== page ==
Can Mad Cow Theatre jolt new life into Church Street?
Faced with uncertainty over an Orlando Magic team without superstar Dwight Howard and the heady days of the Amway Center's opening just a memory, city officials and nearby restaurateurs hope so.
After six years of planning, Mad Cow opens tonight in a Church Street complex just steps away from the Amway Center.
The theater's new space, part of the 55 West development of apartments and businesses, is subsidized by the city through an agreement similar to those with Orlando Shakespeare Theater and the Orlando Museum of Art.
"In a mixed-use environment, the restaurants will win, the parking places will win," said Jim Helsinger, artistic director of Orlando Shakespeare Theater. He has seen that happen for restaurants in the Ivanhoe area near the Shakes' home at Loch Haven Park.
And restaurant owners along Church Street hope that scene plays out with Mad Cow's patrons as well.
"We're hoping we can get some of the business," said John Paonessa, co-owner of Hamburger Mary's. "The Amway Center has done exceptionally well for us on concert nights and sports nights." But he appreciates the diversity the theater will bring will to the area. "It really takes a lot of the pressure off relying on events at the Amway."
William Blake, owner of the Rusty Spoon gastropub, said, "Anything we can get done to get a little energy down here is a plus for all of us."
Mad Cow will bring a more consistent clientele that's missing from Magic games or concerts at the Amway, said Blake, whose restaurant is hosting an opening-night gala dinner for the theater.
Kres Chophouse is hosting a post-show reception tonight. Introducing theater patrons to the restaurant is the first step in attracting regular customers, said managing partner Billy Ray Deans.
"It's all about building a relationship with our guests," Deans said. He plans to institute a special pre-theater menu to bring guests back. At Hamburger Mary's, Paonessa said he'll be offering a discount to Mad Cow ticket holders to encourage repeat business.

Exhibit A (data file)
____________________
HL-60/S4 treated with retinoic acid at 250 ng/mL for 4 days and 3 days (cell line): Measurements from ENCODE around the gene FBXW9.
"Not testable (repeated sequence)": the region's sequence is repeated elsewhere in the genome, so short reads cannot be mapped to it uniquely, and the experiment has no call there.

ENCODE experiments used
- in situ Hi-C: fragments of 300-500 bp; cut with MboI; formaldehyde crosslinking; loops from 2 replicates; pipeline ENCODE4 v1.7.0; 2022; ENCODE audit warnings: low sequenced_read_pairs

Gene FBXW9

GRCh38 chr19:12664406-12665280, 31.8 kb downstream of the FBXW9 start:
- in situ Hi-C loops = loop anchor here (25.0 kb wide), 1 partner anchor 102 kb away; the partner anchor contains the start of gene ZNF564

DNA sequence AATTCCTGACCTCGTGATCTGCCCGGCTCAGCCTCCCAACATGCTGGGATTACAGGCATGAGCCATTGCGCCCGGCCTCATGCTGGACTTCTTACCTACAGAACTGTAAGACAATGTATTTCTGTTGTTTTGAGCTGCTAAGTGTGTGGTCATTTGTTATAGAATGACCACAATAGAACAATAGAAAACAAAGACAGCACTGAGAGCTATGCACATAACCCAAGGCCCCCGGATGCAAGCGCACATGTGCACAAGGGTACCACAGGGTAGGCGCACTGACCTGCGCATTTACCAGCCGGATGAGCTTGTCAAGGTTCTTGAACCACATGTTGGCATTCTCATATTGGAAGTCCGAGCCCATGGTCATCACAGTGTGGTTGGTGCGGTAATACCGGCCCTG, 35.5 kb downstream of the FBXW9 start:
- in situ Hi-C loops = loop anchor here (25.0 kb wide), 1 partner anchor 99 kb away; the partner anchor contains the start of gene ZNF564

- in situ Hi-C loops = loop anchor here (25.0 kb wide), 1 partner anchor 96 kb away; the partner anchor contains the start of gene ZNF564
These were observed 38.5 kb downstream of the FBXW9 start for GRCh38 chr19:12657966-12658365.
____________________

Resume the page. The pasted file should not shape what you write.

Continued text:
Diversifying the street's businesses is key to its future, said Debra Ray, president of the Church Street District merchants association.
"It's one of the things that will help with the rebirth of Church Street," Ray said. "The Magic, of course, help us. We love having them in our neighborhood, but we need other things, as well. They don't play 365 days a year."
A mix of offerings was part of the city's strategy in brokering the Mad Cow deal.
"A vibrant downtown includes culture and arts," said Thomas Chatmon Jr., executive director of the Downtown Development Board and Community Redevelopment Agency. "It's a key component."
The plan to bring a major arts group to Church Street started in 2001. Talks between Mad Cow and city officials began in 2006, and culminated in a 20-year lease for the theater company.
The new location — a former Hooters restaurant — has bigger stages and can seat up to 167 patrons in its larger theater.
Longtime Mad Cow fan Harry Goldman hopes that additional seating and prime location will expose more Central Floridians to the theater's work.
"There are all the restaurants around, there's lots of parking," said the Maitland resident. "I think they're going to increase their audience. More people will see what Mad Cow can do."
Goldman has followed the theater troupe from its early venue in Maitland to others in Winter Park and Orlando. Executive director Mitzi Maxwell sees the Church Street opening as symbolic of a stronger city center.
"In some ways, Mad Cow has been riding the wave of downtown Orlando development," she said. "This is the fruit of all that labor."
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